The Johnny’s Net blogs are a great way to keep up with your boy and practice your Japanese skills BUT depending on your boy and their writing style they can be really hard to understand. Some boys also only blog about once a month so if you’re relying on them to help you practice you’re not going to get the frequency you need. But! There is one boy who writes a short and simple daily blog that anyone can access and that is Fumi (A.B.C-Z Kawai Fumito). I am 110% Fumi biased BUT his blogs are a joy to read. They are so basic! SO BASIC! The grammar is sound, he uses 80% high frequency vocabulary. Half the time he talks about nothing, “I ate a banana today” “Look at my socks” “Kimura-san is so cool”…  BUT, if you’re at a beginner level then this is the kind of content that you can engage with easily and successfully! It’s a stepping stone to building vocabulary and building fluency. (And becoming a Fumi fan…. subtly pushing my Fumi agenda in this tutorial… don’t mind me)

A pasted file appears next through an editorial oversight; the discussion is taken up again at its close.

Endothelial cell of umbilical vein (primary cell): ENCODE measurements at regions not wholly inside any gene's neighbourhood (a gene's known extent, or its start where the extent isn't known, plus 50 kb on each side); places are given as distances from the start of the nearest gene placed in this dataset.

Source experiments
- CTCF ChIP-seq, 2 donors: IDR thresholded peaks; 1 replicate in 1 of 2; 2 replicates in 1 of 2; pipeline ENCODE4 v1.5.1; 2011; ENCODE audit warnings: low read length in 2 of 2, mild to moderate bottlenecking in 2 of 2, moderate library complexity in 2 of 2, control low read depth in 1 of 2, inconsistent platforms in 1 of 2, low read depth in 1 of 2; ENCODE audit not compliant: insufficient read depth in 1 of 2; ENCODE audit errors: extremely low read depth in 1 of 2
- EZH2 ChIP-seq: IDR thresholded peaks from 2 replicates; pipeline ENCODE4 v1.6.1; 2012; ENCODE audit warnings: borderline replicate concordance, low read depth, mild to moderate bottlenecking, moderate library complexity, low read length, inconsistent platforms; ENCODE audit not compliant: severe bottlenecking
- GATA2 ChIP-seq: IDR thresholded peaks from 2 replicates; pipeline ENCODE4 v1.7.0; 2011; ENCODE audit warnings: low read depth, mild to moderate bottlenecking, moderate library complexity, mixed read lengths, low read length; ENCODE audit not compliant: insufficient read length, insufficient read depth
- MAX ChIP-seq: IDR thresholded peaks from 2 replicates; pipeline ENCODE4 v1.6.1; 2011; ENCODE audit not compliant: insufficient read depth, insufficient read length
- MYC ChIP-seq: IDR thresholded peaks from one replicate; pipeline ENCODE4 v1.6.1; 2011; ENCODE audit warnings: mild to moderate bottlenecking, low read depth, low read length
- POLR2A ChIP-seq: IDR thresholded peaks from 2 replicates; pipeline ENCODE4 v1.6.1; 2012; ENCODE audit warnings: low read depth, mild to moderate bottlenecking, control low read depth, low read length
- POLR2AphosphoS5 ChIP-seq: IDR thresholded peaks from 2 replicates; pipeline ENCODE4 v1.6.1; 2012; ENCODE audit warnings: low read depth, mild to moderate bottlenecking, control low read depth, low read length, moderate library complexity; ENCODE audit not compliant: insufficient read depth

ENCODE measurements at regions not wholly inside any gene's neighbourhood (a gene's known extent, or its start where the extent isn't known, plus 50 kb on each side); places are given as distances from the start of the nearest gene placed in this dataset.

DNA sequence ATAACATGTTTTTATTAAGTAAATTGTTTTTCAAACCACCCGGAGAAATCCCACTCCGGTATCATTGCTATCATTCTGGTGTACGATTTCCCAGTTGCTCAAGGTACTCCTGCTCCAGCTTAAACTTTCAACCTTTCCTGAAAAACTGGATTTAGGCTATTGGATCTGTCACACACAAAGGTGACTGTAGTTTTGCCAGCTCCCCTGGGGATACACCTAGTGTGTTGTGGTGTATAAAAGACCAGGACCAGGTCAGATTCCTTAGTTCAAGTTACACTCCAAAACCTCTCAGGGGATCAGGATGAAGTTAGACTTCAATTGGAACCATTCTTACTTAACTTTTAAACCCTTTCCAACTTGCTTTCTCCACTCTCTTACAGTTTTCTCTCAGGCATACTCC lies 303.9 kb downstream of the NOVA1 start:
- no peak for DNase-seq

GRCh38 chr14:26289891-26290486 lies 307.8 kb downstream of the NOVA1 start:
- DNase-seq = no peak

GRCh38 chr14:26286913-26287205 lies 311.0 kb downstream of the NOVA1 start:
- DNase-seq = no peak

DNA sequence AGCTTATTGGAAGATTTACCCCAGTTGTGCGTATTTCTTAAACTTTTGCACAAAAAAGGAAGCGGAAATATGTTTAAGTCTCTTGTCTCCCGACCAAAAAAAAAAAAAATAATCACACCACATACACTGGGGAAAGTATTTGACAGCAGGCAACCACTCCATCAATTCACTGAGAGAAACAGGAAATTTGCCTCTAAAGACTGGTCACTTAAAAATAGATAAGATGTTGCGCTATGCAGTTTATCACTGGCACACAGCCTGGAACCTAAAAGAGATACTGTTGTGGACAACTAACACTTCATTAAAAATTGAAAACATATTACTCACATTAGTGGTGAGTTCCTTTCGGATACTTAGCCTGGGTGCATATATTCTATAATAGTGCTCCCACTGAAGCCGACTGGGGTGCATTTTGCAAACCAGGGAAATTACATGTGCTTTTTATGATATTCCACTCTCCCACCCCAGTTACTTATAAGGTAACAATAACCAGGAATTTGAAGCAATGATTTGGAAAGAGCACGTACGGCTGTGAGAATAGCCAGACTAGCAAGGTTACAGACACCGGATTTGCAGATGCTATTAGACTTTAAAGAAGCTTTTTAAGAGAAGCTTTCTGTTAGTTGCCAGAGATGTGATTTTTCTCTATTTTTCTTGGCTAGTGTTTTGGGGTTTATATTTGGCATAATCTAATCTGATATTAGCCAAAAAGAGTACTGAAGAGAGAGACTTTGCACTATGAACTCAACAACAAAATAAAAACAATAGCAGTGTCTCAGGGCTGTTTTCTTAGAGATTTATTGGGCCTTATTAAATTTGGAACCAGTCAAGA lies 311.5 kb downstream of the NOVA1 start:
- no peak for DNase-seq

Before they axed the English translation service I would hand write my translation of Fumi’s blog in a notebook and then compare it to the official English translation. As I got faster, I started doing other boys’ blogs too. Then when they axed the service I kept up translating all of the blogs more formally to share with other people. If you want translation practice, sit down and write out your translation of Fumi’s blog everyday,  it won’t take you long, and then you can cross check it with my translations here. You may even find some mistakes I have made so let me know if you do!!

Fan Letters (writing practice)